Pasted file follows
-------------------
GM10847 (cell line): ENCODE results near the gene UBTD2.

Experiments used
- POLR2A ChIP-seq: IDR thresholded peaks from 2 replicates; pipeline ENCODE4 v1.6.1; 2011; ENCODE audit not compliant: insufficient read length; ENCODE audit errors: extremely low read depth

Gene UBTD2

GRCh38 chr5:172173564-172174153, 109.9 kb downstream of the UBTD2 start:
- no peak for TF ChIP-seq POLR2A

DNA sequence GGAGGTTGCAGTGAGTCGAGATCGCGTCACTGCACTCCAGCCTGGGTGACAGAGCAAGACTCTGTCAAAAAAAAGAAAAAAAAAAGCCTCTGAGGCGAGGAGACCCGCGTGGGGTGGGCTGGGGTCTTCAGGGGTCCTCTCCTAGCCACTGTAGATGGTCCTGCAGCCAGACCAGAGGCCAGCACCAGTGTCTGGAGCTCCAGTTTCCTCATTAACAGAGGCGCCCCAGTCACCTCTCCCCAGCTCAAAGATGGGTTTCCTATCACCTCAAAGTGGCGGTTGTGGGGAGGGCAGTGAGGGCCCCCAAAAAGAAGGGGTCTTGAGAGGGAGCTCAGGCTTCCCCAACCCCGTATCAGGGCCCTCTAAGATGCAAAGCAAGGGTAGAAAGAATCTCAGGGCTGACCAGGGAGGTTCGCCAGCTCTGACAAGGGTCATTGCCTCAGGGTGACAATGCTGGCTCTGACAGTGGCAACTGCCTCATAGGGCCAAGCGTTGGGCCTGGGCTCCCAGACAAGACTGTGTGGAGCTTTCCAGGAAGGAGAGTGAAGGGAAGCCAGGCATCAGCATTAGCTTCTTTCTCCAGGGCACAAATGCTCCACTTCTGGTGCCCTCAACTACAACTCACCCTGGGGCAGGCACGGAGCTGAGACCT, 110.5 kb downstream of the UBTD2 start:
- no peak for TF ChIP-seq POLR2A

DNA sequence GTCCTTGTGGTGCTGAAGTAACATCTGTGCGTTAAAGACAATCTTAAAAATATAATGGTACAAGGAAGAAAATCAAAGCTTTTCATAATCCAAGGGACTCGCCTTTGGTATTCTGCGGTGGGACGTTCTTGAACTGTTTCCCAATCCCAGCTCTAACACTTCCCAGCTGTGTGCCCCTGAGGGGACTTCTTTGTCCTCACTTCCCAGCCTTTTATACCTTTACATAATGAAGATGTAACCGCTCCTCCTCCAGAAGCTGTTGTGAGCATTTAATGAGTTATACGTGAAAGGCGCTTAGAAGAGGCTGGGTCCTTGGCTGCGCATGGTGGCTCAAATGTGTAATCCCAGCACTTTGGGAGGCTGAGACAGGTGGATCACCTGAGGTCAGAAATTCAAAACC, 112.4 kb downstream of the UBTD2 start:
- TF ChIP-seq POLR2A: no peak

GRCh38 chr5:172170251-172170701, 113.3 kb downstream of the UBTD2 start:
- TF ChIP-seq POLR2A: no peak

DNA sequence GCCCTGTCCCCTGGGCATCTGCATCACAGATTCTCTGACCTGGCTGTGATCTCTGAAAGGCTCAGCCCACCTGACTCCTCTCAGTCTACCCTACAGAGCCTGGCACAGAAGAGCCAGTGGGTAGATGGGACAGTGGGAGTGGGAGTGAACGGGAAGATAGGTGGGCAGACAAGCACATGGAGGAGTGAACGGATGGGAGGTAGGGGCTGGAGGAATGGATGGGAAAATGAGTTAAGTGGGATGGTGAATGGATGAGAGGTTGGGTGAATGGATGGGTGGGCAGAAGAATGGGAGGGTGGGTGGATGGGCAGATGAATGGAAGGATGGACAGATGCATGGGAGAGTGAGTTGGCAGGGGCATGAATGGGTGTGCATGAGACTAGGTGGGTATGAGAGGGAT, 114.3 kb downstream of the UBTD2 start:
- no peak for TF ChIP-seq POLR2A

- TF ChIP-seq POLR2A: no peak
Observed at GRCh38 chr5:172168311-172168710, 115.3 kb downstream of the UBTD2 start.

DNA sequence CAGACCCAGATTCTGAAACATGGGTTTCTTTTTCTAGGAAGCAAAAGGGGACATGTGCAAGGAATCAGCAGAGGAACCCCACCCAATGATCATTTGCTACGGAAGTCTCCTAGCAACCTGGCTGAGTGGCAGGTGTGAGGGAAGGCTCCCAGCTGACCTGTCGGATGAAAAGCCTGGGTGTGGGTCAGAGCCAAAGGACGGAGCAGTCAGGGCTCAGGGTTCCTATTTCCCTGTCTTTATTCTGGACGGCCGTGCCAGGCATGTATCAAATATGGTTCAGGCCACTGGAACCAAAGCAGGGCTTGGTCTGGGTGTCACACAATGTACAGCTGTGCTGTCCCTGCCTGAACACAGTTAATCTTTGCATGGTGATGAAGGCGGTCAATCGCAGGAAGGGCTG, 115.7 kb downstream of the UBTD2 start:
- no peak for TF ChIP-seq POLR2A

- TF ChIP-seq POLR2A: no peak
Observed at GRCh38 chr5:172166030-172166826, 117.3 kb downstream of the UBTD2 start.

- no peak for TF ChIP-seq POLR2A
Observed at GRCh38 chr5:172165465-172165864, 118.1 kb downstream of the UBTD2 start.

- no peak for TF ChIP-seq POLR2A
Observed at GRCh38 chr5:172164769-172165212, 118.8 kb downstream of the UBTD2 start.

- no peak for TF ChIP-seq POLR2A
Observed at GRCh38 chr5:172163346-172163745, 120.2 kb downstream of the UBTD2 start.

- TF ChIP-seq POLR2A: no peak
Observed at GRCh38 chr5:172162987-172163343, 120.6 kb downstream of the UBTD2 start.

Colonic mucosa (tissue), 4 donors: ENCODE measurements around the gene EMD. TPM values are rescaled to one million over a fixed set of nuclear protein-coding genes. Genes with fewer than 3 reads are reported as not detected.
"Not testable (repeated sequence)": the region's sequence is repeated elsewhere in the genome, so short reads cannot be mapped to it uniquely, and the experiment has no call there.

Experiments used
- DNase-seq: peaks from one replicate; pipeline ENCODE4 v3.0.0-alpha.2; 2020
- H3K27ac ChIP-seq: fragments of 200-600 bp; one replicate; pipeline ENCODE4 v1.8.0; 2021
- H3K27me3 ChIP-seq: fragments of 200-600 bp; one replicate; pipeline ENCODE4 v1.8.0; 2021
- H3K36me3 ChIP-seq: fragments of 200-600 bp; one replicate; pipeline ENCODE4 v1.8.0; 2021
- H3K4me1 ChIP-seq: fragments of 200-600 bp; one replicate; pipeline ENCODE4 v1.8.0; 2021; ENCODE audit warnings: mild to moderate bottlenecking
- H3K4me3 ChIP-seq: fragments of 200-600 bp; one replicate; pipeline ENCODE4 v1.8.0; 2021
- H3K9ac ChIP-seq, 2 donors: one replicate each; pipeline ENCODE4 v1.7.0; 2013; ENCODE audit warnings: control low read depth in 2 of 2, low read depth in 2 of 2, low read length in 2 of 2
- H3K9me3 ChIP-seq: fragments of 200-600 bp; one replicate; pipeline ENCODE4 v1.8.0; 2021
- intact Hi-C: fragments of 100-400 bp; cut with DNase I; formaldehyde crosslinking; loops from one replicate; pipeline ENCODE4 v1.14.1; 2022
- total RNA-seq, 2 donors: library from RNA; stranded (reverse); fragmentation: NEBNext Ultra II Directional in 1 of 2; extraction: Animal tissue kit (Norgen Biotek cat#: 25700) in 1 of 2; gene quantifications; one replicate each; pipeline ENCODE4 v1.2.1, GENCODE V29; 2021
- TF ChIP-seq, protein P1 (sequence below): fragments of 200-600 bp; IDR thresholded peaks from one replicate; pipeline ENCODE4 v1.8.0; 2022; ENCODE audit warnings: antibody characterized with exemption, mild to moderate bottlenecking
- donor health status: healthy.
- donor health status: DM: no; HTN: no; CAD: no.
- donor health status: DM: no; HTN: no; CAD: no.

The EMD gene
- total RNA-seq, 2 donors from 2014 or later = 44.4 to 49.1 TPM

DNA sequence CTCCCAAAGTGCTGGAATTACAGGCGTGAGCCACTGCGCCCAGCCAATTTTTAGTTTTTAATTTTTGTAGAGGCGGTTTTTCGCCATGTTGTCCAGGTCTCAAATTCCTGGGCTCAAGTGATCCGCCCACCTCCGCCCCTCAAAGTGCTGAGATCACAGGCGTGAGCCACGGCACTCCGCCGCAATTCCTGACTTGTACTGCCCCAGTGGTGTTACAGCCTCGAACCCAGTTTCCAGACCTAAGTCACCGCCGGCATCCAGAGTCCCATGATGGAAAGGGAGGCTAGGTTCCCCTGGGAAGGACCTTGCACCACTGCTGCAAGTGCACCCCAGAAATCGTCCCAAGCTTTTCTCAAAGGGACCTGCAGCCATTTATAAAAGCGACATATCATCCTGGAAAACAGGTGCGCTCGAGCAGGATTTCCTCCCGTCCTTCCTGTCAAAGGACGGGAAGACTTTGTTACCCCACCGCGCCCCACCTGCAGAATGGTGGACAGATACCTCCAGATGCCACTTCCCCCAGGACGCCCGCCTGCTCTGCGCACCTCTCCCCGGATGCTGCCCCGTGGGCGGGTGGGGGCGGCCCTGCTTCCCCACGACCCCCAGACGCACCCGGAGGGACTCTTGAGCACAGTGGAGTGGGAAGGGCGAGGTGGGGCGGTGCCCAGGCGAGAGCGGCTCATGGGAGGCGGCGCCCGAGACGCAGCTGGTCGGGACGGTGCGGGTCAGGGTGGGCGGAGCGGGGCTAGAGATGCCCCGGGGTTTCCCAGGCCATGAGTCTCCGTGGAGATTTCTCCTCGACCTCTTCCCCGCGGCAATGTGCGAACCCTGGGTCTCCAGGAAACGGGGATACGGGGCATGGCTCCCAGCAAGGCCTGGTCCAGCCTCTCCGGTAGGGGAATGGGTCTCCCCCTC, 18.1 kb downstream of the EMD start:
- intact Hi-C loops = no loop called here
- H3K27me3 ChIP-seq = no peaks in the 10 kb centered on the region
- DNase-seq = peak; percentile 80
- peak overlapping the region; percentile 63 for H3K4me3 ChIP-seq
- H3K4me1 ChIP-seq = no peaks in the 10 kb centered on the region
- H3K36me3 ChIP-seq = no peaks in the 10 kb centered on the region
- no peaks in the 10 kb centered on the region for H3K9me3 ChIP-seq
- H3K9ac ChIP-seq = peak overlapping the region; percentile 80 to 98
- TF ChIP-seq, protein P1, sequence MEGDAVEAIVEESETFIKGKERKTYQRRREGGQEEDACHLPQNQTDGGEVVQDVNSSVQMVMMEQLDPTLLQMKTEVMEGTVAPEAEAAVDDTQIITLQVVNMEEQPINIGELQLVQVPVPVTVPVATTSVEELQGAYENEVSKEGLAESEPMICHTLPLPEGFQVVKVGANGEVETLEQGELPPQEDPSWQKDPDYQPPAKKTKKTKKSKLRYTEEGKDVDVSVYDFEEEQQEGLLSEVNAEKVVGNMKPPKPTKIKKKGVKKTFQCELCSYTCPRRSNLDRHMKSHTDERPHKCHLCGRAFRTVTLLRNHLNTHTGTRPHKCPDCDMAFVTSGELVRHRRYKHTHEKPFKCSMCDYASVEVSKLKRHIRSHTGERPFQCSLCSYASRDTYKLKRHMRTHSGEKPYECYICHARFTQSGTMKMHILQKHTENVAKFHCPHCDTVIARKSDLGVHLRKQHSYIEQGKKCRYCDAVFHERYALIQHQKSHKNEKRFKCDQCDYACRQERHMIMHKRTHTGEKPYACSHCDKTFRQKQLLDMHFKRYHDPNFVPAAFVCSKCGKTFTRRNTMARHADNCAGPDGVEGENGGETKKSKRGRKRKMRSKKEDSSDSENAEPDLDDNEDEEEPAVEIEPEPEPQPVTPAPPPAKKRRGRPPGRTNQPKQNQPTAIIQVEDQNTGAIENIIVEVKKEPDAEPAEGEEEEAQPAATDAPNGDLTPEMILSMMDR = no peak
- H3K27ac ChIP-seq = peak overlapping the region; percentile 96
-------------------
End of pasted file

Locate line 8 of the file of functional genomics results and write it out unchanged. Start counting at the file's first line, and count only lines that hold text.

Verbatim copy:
- no peak for TF ChIP-seq POLR2A